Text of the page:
Daisy Garnett is a freelance journalist who has worked for Vogue, both in London and New York. She is also the author of Cooking Lessons, a book she wrote after sailing across the Atlantic Ocean on a small boat with four men and realising she had to cook for them. She co-founded the insider’s guide to London, A-Littlebird.com in 2010, and has two small children.
Q. What is your first childhood memory of travel?
Travelling to Mallorca from Glouctershire with my parents and two sisters in a large Citroen – a car that was notorious for making its inhabitants travel sick. The journey was endless. (“How much longer, Dad?” “Oh, thirteen hours or so.”) The ferries were late – the one from Barcelona to Mallorca about 12 hours late – or at least that’s how my memory has it – and my mum, not a great traveler at the best of times, went spare. Presumably we three sisters, probably aged around 4, 5 and 7, fought non stop, but I don’t recall the bickering – just the endless waiting and process of ‘getting there’. But my dad was determined and calm. He has always been a fabulous traveller and taught us all to travel well, too. The reason we had driven, rather than taken an aeroplane, was so that he could return with vast terracotta pots for the garden, and that’s what we did. One of those pots now lives in my garden, and I think of that first long journey often when I look at it.
Q: Where have you had your best holiday to date?
So many, for so many different reasons. Inter-railing across Europe with four girlfriends when I was a newly liberated 18 year old. My first holiday with my now husband, when we rented a perfect (for us) villa in Corfu. A week long 40th birthday party in Tangier with my best friends. Seeing Machu Pichu for the first time aged 16 with my father – a trip which really sealed my appetite for travel.
Q: Where was the first place you went with a little one in tow? How did it go?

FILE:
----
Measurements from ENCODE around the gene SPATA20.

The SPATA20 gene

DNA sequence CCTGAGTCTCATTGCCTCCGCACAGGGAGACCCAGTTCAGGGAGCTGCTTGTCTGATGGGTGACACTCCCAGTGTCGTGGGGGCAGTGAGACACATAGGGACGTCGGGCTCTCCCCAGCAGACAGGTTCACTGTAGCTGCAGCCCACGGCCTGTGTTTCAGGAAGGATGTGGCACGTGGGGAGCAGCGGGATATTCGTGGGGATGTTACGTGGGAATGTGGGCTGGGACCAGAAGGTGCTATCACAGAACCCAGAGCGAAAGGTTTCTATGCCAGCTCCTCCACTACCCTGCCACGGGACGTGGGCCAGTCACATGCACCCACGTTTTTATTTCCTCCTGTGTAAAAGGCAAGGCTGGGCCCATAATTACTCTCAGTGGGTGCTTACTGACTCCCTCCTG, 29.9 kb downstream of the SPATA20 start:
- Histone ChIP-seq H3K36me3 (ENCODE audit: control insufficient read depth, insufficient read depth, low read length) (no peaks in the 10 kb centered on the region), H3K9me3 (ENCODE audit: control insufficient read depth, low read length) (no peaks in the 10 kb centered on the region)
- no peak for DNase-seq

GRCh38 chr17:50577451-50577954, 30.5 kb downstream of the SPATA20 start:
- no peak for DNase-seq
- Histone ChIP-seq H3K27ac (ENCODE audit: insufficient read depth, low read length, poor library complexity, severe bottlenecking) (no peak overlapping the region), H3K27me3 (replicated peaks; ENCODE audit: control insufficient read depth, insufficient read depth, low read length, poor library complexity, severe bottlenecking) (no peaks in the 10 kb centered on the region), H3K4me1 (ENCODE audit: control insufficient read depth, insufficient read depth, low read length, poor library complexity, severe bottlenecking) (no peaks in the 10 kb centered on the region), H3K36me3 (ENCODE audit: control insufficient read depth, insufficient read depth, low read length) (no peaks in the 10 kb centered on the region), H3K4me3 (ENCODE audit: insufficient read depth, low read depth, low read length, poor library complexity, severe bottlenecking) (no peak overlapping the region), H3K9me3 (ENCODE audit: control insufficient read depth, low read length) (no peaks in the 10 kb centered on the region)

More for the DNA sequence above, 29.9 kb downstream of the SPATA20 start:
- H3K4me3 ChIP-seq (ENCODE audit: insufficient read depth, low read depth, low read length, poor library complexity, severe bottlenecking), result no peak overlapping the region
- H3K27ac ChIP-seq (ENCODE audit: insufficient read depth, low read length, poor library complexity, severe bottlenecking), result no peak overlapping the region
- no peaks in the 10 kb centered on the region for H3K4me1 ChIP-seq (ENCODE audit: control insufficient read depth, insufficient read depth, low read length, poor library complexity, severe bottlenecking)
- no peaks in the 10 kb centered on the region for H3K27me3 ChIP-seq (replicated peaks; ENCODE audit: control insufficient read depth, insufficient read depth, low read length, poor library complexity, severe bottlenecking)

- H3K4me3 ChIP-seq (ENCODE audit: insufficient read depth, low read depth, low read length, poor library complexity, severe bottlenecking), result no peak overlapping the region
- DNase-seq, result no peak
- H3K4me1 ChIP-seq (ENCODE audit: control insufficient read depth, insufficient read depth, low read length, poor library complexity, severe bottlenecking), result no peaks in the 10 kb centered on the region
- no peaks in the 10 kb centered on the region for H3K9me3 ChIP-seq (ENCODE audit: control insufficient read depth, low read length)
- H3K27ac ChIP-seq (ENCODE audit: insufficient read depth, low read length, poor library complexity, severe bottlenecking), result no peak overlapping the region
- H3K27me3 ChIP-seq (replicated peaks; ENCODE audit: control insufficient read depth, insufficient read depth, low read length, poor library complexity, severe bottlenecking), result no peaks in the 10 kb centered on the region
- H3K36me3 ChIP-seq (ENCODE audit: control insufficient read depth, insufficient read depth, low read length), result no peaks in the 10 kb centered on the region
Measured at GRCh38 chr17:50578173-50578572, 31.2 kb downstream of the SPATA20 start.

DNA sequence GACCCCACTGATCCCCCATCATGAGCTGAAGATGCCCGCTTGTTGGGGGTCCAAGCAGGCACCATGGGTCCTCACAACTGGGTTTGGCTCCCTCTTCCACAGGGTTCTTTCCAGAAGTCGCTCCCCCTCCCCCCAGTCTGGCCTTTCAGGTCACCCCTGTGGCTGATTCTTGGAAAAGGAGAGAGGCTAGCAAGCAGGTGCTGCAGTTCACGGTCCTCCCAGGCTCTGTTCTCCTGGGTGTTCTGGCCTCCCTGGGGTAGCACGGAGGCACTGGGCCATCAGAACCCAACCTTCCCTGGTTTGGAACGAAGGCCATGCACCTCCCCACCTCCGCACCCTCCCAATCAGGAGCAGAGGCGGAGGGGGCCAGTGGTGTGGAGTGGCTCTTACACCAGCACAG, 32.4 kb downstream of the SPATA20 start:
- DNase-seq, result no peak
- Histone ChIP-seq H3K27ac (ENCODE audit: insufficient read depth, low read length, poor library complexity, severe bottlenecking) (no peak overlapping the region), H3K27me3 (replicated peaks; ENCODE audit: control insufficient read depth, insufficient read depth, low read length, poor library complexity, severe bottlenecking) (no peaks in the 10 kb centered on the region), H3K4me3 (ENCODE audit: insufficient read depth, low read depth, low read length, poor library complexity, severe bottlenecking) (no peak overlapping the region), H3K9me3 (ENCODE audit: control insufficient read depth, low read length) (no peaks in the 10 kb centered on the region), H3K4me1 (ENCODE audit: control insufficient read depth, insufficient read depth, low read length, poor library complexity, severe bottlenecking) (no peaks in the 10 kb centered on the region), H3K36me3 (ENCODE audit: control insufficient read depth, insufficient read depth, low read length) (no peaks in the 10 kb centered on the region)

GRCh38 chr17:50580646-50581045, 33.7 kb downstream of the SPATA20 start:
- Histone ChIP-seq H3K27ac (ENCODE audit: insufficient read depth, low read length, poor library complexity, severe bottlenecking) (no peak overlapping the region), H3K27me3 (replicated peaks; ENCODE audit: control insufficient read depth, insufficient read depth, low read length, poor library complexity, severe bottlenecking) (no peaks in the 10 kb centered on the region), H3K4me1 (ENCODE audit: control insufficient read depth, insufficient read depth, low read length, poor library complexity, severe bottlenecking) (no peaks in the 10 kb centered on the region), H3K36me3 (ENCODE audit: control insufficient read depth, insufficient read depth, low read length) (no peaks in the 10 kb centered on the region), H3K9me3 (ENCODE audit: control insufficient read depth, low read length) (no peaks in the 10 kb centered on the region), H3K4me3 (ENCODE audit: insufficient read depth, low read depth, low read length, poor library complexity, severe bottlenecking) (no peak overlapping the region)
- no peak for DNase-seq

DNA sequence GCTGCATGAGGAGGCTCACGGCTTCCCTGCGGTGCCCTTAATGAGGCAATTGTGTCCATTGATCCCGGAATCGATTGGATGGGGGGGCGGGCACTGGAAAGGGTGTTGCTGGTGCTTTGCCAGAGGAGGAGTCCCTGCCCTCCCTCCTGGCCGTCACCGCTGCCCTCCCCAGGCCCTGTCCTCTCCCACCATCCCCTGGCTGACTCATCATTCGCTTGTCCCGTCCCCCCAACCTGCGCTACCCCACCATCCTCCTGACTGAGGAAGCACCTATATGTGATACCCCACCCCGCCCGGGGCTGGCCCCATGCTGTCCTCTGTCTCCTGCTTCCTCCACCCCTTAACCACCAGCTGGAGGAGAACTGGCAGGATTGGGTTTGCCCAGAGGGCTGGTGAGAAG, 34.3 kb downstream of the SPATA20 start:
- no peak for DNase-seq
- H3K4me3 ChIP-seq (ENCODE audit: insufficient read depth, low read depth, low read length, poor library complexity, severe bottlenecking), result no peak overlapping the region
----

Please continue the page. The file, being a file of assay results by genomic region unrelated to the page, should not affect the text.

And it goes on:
We took our daughter Rose, the summer she was six months old, to stay with a friend in Tangier. It was all easy, except for the flight out there, which was at 7pm. I thought (hoped) that she’d just go to sleep because it was her bedtime, which she did, but after much crying and screaming. I was that mother on a plane with that endlessly screaming baby. But it passed, and the rest of the holiday was terrific. We carried her everywhere in a baby bjorn so she could see the delights of Tangier and the Tangerines could see her (Morocco is a great place to take kids, as they aren’t treated as an inconvenience there), and she just cooed in a bouncy chair whenever we sat down to eat a meal. She was the perfect baby. It lasted for that week’s holiday.
Q: How do you find the experience of travelling with children generally? A wonderful, bonding experience, for example, or traumatic and stressful? Or a bit of both?
A bit of both. Mostly wonderful – but we’ve purposely been quite tame about travelling with the kids and haven’t taken our youngest, who is 16 months, away yet, except to the seaside in Sussex. We’ve always stayed with friends in houses we know, so we’ve controlled the risk element somewhat.
Q. Do you ever travel with your children for work?
No. Nor, while my kids are the ages they are (4 and 16 months) could I.
Q: Where was your best holiday with your child?
Either Tangier (where we’ve taken Rose, who is 4, twice: a roaring success both times) or Kerry, West Ireland. That was also fantastic: big white beaches, ever-changing weather, ponies to ride, old school circuses in little towns, eating too many bags of crisps, blustery walks and lots of games.
Q: And your worst?
Yet to come, no doubt.
Q: What is your must-have travel accessory when away with children?
Stuff for them to do. As much as you can carry – the full extent of which is to be revealed gradually. Colouring books and pens. DVDs for rainy moments and long journeys, story books and the like.
Q: And top tips for travel with kids?
Know your terrain. That doesn’t necessarily lead to new adventures, of course, but I figure we’ll get to that. I avoid hotels and long journeys and stick to houses and places that I know, unequivocally, are welcoming.